U.N. war crimes inquiry hopes to visit Gaza early June
GENEVA (Reuters) - United Nations human rights investigators said Wednesday they hoped to visit Gaza and southern Israel in early June and hold public hearings on whether war crimes were committed in the recent conflict.
Richard Goldstone, the South African jurist who heads the four-member team, said Israel has not yet officially responded to its request to enter the country for the investigation into its invasion of Gaza in late December.
But the team was prepared to enter the coastal strip via the Rafah crossing in Egypt, a "second choice," Goldstone said.
"We are intent on doing our fact-finding mission, taking account of all relevant factors and allegations by all parties," said the former chief U.N. war crimes prosecutor for Yugoslavia and Rwanda.
"We have to complete our field work by the end of June."
According to a Palestinian rights group, 1,417 people including 926 civilians were killed during Israel's December 27-January 18 offensive in the Hamas-ruled territory of 1.5 million people.
Israel lost 10 soldiers and 3 civilians in the offensive, which it launched with the declared aim of halting cross-border rocket fire by militants. It says 1,166 Palestinians were killed, 295 of them civilians.
International human rights groups have called for a credible independent investigation into the conduct of Israeli troops in Gaza, including the destruction of several Gazan residential areas and firing artillery shells containing white phosphorous which can cause severe burns.
Israel says an internal probe by its armed forces last month found no evidence of serious misconduct by troops.
"One decision we have taken is we will have a number of days of public hearings. If we can in the region, so much the better, and if necessary we will have them in Geneva," Goldstone said.
It would be the first time that a U.N. human rights inquiry takes the form of public hearings, where alleged victims testify openly, a U.N. spokeswoman said. It was modelled on national inquiries conducted in post-apartheid South Africa, she added.
Goldstone, a former judge in both South Africa's Supreme Court and Constitutional Court, led a commission of inquiry into political violence and police hit squad activities in the early 1990s in his homeland.
The U.N. team will also probe allegations that Hamas fighters fired rockets at civilian targets in southern Israel.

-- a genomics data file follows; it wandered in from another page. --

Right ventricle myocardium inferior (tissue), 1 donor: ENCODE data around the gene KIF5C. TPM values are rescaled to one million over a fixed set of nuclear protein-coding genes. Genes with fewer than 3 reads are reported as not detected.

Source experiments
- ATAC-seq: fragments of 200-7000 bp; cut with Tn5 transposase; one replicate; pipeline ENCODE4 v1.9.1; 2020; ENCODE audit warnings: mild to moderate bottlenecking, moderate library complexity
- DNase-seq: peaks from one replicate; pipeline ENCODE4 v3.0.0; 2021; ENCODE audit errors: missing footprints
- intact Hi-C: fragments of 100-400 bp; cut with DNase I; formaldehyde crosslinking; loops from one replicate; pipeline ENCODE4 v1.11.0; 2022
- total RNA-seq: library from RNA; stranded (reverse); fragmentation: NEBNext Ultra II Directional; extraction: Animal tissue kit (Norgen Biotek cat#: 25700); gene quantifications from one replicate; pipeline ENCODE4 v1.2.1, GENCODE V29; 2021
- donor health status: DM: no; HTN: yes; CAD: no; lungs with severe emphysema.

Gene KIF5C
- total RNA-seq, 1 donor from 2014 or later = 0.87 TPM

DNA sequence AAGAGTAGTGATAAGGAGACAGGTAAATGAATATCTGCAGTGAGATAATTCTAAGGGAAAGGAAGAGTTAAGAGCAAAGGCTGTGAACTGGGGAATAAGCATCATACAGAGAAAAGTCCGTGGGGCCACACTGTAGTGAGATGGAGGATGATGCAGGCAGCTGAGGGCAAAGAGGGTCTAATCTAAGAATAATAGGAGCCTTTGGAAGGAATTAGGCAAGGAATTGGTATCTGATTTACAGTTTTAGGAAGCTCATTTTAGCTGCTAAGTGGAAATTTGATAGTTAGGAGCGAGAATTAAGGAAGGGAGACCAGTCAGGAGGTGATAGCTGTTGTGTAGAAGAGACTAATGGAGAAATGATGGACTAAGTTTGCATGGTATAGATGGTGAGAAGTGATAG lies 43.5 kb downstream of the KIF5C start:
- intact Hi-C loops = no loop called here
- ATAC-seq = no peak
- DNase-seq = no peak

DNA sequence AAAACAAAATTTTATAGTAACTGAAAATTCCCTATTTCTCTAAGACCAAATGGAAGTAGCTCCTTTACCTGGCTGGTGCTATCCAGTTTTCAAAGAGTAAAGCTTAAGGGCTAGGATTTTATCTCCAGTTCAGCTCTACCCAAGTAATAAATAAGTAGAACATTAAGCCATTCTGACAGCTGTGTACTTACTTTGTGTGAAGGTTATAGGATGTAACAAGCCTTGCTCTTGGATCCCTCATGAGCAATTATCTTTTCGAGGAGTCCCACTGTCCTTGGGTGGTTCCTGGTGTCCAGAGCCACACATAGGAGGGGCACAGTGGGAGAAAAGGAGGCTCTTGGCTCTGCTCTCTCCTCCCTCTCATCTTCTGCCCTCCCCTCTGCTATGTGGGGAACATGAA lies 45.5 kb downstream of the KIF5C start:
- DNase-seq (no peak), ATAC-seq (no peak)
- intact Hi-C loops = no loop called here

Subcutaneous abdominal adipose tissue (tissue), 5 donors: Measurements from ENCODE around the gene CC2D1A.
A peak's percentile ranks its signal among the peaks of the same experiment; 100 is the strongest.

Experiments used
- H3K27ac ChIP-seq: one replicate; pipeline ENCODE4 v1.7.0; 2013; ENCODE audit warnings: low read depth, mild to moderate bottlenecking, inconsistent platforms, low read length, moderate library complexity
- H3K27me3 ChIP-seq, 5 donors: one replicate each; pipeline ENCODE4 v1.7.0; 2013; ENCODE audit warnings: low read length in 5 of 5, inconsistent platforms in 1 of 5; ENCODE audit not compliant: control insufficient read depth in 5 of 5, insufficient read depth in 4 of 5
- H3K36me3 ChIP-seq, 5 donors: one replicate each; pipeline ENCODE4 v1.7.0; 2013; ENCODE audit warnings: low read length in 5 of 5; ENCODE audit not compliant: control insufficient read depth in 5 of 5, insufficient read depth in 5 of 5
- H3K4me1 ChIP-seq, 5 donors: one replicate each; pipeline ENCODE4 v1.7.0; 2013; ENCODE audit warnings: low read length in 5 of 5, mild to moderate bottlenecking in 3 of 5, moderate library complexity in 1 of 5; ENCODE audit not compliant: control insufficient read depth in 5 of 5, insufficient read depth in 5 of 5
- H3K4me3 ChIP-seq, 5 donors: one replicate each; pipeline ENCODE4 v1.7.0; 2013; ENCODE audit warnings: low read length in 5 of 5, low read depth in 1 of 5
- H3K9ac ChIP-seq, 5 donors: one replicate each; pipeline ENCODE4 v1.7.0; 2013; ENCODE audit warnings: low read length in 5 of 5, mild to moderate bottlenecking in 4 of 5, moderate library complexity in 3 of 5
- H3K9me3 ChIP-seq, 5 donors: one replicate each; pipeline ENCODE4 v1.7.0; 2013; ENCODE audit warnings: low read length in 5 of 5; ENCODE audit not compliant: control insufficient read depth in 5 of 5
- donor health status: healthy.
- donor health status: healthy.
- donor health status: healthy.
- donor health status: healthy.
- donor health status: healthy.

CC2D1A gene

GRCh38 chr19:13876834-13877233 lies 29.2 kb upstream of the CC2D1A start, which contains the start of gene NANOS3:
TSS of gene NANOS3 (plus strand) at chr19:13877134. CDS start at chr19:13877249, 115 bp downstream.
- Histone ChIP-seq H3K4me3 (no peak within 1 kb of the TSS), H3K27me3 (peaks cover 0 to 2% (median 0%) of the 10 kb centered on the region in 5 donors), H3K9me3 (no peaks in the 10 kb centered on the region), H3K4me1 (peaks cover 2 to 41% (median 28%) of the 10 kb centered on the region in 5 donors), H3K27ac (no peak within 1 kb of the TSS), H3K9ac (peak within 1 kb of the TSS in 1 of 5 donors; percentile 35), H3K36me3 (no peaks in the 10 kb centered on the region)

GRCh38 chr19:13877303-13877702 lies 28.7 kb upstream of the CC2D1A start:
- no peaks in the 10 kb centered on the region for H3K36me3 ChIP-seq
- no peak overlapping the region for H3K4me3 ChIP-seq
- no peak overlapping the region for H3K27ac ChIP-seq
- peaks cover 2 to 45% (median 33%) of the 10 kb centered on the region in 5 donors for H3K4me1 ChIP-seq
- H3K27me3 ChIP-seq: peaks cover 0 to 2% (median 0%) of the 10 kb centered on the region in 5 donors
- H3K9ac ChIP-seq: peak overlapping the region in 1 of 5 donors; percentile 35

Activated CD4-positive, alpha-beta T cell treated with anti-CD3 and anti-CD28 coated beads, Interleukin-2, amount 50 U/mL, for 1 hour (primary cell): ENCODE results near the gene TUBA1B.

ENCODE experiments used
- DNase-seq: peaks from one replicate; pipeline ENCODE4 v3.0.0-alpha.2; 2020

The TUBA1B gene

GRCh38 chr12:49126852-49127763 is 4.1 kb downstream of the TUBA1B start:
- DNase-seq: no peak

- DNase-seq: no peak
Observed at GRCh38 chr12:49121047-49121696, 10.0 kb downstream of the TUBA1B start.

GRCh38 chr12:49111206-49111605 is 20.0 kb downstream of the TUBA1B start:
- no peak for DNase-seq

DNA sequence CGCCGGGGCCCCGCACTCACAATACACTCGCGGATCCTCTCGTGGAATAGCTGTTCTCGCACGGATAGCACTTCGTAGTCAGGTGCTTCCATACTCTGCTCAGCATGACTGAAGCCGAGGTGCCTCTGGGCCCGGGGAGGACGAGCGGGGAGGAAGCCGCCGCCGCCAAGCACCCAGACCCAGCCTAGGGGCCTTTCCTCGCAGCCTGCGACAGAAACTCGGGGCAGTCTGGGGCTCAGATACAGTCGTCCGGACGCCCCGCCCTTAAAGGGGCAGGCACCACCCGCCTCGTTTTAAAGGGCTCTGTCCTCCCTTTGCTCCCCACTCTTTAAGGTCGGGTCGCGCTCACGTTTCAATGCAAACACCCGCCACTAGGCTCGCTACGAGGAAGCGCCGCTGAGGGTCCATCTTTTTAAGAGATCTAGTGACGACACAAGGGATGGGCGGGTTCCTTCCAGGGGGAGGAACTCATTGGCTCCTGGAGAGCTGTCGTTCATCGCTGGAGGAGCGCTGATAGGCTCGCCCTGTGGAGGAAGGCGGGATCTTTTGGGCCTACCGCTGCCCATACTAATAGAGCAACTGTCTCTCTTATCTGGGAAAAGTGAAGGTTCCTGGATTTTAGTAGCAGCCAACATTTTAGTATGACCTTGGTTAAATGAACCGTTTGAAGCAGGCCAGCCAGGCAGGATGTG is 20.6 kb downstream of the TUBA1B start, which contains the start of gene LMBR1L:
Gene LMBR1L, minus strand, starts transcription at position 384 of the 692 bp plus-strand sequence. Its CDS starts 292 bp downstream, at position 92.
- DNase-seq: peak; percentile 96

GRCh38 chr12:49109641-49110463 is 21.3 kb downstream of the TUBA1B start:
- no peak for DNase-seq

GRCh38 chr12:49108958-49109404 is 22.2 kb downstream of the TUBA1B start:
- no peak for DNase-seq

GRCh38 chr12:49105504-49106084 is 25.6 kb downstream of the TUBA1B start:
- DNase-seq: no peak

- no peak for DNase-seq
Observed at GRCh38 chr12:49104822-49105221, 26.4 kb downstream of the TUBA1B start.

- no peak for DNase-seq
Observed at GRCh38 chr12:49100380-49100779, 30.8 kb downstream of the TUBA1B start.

"It would have been our wish to start there, to visit southern Israel and Sderot, to go through Gaza through the front door, to go into the West Bank which is also included in our mission," Goldstone said.
He was speaking after the team held talks with U.N. Secretary-General Ban Ki-moon and U.N. High Commissioner for Human Rights Navi Pillay in Geneva.
Pillay, a former judge at the International Criminal Court, has raised specific concerns about the Israeli shelling of a home that killed 30 Palestinian civilians, and a lack of care for young, starving children whose mothers died in the attack.
She also denounced Israel's shelling of a U.N. school compound which killed 42 people, including women and children. Israel says the area near the compound was being used by militants to fire rockets.
Richard Falk, the U.N. human rights investigator for the Palestinian territories, said in a March report that launching attacks without the ability to distinguish between military targets and surrounding civilians "would seem to constitute a war crime of the greatest magnitude under international law."
Falk, an American international law expert who like Goldstone is Jewish, was detained and turned back from Israel when he tried to conduct a separate mission last December.
Goldstone said he had made a direct approach to Israeli Prime Minister Benjamin Netanyahu to be able to enter Israel but had received no official response. He said he was aware of media reports last month that Israel did not plan to cooperate.
The other members of the inquiry, which is due to report back by August 4, are Pakistani human rights lawyer Hina Jilani, British international law professor Christine Chinkin, and retired Irish colonel Desmond Travers.
(Editing by Dominic Evans)
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